Bruce Cole, 65, the former chief executive of Mamtek U.S. Inc., has been accused of perpetrating a massive fraud by persuading Moberly to issue $39 million in bonds and the state to authorize up to $17 million of incentives to fund an artificial sweetener facility that collapsed financially before construction finished.
BP asked a federal judge Thursday to sanction its cement contractor on the ill-fated Deepwater Horizon drilling project, accusing the company of withholding critical evidence that could have been used at the ongoing trial over the nation's worst offshore oil spill.
A federal judge conducting a trial to assign fault for the nation's worst offshore oil spill dismissed claims Wednesday against a BP contractor and the company that made a key safety device on the drilling rig that exploded in the Gulf of Mexico, triggering the disaster.
A Colorado company vowed to begin making ammunition magazines outside the state within the next month following the passage of sweeping gun control laws. Magpul Industries said Wednesday it will make good on its previous threat to move to another state, the Denver Post reported.
Today an alcohol breath tester in your car is a huge stigma, but a group is considering making them standard in all cars. A group called DADSS (Driver Alcohol Detection System for Safety), which is partly backed by the federal government, wants all drivers of the future to prove they are sober before getting behind the wheel. Cnet's Brian Cooley explains.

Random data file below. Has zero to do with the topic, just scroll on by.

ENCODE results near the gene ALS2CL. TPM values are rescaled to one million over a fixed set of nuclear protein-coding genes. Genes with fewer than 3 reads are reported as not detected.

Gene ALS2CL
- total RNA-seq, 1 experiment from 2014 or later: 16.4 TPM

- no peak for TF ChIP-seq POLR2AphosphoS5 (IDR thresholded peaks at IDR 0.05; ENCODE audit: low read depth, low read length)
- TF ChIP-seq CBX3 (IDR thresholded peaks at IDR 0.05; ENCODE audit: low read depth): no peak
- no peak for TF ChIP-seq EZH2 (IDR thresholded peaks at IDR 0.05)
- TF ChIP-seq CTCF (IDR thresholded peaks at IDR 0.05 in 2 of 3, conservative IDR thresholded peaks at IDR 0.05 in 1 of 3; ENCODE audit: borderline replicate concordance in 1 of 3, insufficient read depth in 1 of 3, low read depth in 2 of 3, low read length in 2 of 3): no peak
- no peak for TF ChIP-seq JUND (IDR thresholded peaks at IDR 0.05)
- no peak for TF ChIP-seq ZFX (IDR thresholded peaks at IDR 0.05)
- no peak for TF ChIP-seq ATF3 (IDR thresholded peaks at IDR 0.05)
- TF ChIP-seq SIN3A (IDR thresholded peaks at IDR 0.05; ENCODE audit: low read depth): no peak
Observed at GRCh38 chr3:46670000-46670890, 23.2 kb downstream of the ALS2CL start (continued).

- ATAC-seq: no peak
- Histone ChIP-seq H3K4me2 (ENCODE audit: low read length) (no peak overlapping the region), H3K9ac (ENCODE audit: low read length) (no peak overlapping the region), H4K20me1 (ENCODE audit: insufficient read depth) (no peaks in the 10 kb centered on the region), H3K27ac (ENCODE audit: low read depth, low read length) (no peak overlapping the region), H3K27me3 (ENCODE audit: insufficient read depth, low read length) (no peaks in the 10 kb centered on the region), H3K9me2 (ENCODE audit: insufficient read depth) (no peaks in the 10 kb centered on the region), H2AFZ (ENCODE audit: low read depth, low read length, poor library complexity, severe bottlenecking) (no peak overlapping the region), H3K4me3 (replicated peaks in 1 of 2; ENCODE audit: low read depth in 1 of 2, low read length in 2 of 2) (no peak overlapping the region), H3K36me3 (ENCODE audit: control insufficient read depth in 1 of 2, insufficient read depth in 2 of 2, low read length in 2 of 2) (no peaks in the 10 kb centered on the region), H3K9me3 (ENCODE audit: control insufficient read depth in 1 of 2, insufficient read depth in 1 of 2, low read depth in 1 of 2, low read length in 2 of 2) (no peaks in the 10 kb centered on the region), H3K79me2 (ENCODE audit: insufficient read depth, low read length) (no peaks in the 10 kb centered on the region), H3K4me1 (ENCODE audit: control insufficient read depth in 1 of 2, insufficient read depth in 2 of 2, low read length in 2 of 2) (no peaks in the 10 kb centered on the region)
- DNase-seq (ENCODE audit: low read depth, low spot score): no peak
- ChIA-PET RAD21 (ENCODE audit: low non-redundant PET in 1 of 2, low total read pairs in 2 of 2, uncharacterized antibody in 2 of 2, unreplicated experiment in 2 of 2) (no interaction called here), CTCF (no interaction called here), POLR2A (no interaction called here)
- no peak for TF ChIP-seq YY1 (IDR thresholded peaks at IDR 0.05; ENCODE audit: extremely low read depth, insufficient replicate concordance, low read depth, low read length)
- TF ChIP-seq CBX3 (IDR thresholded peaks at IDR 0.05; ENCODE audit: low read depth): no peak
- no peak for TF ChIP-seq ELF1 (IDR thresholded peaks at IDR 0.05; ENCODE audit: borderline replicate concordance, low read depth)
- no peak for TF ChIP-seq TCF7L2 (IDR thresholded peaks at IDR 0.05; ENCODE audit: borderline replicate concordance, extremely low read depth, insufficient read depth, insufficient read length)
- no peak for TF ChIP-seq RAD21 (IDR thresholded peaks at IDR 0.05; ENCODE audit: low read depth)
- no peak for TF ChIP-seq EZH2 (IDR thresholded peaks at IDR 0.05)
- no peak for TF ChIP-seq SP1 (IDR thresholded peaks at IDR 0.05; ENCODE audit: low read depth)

The Senate pressed ahead Wednesday on a huge, bipartisan spending bill aimed at keeping the government running through September and ruling out the chance of a government shutdown later this month. Chamber leaders were increasingly confident that a logjam that has stalled the bill since Tuesday would be broken.
The developer behind a planned $1.1 billion steel mill in northeast Arkansas says he hopes to break ground on the project this fall if everything goes as planned. The Legislature still needs to approve $125 million in state financing for the proposed Big River Steel mill to be built near Osceola.
Walk through the latest trends in safety equipment and compliance issues relating to the manufacturing environment, including an analysis on investment requirements for meeting regulations, a look at how new PPE design elements translate to better adoption on the plant floor, a review of recent safety disasters, and an outline of resources that can help manufacturers continuously improve their safety programs.